We at the Youth and Media team believe that games are fun tools for inspiring questions and discussions. As a result, one way in which we disseminate our research is through co-designing educational games that teach digital literacies in fun, interactive ways. Past games have addressed digital issues such as privacy, information quality, and safety.
Working alongside high school and college students to co-design games, we are able to create games in a participatory manner that we believe maximizes their impact on the young people who play them. By involving young people in the creative process, we seek to increase the likelihood that our games will teach the lessons that they intend to teach.
The games listed below are the most recent versions developed through our co-creation process. After playing these games, we encourage you to remix them in accordance with your interests and experiences, as well as in response to recent technological developments.. All games are posted here under a Creative Commons licenses for easy sharing, remixing, and repurposing . If you decide to remix the content, then feel free to share these new versions with us at youthandmedia[at cyber.law.harvard.edu. Regardless of whether or not your decide to remix the content, feel free to contact us at the same email address with any comments or suggestions that you may have.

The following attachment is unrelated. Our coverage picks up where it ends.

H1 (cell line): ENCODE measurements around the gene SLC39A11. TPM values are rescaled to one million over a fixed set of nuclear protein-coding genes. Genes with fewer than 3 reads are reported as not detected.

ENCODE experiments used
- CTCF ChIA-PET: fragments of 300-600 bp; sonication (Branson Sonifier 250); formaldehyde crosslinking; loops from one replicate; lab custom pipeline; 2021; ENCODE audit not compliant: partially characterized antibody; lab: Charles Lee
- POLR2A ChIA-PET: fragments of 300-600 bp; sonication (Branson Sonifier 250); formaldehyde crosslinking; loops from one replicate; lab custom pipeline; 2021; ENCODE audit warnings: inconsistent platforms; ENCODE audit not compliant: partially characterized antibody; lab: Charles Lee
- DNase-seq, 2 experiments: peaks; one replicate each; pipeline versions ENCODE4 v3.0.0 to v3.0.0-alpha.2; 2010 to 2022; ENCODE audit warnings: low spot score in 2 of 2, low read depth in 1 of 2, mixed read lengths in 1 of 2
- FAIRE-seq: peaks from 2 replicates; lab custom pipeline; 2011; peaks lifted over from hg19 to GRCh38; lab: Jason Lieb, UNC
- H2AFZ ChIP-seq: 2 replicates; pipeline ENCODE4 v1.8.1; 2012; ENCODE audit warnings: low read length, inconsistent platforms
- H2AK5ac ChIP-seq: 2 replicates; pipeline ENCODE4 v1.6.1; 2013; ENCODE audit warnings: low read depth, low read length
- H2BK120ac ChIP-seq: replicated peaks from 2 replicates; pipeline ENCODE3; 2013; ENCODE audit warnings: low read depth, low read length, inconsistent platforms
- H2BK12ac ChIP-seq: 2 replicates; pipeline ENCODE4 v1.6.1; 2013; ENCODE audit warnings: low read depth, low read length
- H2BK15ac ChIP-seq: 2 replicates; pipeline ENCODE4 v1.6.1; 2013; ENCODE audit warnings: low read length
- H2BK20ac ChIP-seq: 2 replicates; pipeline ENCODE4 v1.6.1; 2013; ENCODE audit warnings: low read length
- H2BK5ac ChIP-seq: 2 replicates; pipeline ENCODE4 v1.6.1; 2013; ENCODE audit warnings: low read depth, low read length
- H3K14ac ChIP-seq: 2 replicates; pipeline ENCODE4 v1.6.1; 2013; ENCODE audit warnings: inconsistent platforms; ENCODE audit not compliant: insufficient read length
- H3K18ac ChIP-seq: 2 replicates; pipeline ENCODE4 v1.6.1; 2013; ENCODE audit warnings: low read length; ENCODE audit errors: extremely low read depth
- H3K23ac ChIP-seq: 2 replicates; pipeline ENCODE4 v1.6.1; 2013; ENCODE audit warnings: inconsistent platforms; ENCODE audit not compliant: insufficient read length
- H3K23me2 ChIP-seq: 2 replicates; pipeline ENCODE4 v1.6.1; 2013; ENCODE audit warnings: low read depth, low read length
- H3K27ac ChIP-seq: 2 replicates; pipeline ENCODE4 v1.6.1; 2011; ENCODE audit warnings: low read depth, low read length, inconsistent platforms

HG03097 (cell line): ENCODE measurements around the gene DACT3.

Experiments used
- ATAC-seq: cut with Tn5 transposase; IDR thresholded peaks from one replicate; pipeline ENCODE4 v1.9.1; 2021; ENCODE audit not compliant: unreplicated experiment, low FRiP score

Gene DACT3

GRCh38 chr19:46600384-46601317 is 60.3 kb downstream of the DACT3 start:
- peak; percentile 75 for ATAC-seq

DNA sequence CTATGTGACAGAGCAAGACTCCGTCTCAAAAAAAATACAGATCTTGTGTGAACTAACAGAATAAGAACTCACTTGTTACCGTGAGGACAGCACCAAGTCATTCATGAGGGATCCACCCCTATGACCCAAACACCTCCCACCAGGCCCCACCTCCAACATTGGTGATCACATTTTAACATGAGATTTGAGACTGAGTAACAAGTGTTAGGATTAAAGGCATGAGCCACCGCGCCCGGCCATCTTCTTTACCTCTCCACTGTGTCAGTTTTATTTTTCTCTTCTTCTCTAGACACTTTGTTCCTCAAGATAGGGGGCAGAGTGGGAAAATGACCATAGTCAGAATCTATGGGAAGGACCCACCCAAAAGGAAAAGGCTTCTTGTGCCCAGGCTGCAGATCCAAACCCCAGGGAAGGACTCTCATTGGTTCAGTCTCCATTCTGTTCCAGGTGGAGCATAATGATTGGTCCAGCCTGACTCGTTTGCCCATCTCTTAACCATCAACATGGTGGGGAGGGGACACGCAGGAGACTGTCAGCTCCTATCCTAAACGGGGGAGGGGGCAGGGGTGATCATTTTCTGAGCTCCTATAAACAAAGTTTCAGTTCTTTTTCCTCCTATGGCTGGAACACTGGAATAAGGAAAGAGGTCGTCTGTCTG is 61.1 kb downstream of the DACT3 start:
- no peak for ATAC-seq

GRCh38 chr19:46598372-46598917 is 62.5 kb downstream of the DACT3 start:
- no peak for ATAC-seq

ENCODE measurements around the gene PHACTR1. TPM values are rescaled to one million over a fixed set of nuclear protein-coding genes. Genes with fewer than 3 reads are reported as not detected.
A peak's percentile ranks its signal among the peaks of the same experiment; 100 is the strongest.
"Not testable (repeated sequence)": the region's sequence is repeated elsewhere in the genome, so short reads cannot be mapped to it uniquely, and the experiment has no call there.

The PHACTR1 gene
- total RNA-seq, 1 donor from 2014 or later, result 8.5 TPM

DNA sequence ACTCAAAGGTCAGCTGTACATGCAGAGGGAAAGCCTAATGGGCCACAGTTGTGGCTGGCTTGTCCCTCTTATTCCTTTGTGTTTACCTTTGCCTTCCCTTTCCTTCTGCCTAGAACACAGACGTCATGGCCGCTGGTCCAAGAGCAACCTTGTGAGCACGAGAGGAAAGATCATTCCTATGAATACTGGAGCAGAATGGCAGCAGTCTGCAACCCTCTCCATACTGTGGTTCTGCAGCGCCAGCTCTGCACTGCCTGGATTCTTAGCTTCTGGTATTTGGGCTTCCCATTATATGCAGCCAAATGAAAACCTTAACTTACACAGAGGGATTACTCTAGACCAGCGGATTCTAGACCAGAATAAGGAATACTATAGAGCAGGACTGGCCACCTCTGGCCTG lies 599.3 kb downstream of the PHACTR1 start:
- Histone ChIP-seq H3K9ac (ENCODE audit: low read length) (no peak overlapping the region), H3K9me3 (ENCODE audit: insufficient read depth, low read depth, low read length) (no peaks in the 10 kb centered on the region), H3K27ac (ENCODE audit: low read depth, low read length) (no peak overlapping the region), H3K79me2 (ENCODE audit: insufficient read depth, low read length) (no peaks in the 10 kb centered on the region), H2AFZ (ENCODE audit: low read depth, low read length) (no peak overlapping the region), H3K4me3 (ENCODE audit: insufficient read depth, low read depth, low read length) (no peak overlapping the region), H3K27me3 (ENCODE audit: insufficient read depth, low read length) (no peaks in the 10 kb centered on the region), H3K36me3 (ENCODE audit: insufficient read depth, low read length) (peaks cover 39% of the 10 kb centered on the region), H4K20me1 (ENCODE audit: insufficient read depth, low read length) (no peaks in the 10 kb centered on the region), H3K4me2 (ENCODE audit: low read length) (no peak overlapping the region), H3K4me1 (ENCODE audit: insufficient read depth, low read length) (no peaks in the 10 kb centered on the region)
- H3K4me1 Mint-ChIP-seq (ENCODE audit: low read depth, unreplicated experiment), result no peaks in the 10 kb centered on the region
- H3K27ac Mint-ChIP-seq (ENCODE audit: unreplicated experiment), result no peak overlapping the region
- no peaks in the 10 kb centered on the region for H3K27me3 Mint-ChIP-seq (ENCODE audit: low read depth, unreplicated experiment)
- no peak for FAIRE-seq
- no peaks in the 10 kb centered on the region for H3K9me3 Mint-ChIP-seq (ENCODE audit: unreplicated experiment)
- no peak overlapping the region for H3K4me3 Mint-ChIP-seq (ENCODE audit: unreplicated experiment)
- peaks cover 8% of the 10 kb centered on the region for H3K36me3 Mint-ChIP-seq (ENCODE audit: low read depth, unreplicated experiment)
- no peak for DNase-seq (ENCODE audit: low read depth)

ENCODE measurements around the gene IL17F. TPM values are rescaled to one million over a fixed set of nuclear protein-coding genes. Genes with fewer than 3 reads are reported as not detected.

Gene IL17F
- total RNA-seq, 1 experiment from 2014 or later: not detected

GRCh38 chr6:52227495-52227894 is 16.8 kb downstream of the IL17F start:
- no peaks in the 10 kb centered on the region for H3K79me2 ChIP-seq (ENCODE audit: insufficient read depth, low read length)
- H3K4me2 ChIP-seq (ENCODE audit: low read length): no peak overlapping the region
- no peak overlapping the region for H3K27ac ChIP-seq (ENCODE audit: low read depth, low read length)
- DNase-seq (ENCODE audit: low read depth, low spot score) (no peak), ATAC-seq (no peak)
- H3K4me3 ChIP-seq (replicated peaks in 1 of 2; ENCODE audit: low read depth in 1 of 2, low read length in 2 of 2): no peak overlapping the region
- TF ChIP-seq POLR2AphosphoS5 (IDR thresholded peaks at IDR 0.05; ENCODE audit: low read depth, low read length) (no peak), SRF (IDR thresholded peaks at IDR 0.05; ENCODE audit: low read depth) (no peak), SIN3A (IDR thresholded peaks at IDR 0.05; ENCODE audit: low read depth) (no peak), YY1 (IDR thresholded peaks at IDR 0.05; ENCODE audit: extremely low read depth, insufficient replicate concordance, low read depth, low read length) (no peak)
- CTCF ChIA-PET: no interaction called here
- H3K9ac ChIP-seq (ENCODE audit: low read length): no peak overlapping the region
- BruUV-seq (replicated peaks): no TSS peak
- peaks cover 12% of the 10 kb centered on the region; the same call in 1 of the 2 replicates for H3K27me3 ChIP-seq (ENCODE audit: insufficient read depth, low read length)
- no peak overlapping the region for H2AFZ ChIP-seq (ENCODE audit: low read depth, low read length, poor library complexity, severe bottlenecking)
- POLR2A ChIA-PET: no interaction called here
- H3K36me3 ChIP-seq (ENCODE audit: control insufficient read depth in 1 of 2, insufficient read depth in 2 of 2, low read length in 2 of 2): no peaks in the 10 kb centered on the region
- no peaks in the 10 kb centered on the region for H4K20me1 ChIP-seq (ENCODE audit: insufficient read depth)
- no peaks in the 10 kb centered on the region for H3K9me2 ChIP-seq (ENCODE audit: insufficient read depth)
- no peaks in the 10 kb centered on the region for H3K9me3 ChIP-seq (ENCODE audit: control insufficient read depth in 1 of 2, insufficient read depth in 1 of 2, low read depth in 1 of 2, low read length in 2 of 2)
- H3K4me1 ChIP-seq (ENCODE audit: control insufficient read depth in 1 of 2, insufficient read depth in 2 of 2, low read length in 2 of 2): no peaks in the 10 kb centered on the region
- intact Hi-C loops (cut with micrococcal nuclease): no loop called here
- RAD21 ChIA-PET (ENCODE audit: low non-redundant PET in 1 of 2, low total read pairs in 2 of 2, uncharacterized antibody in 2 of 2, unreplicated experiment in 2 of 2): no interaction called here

* Search Yourself
This game is useful for introducing concepts of privacy, safety, and security to middle and high school students. It can be played in groups of 3-5 in 15-30 minutes. By playing the game, participants encounter opportunities to think about online privacy and talk about the idea that once they post something online it’s there forever.
* Information Quality: The Game
This game familiarizes participants with the different factors which are important for consideration when searching for and evaluating information. From there, participants can create promotional campaigns for their projects in order to engage in the creation process and put into action those elements which they identified as compelling during search and evaluation.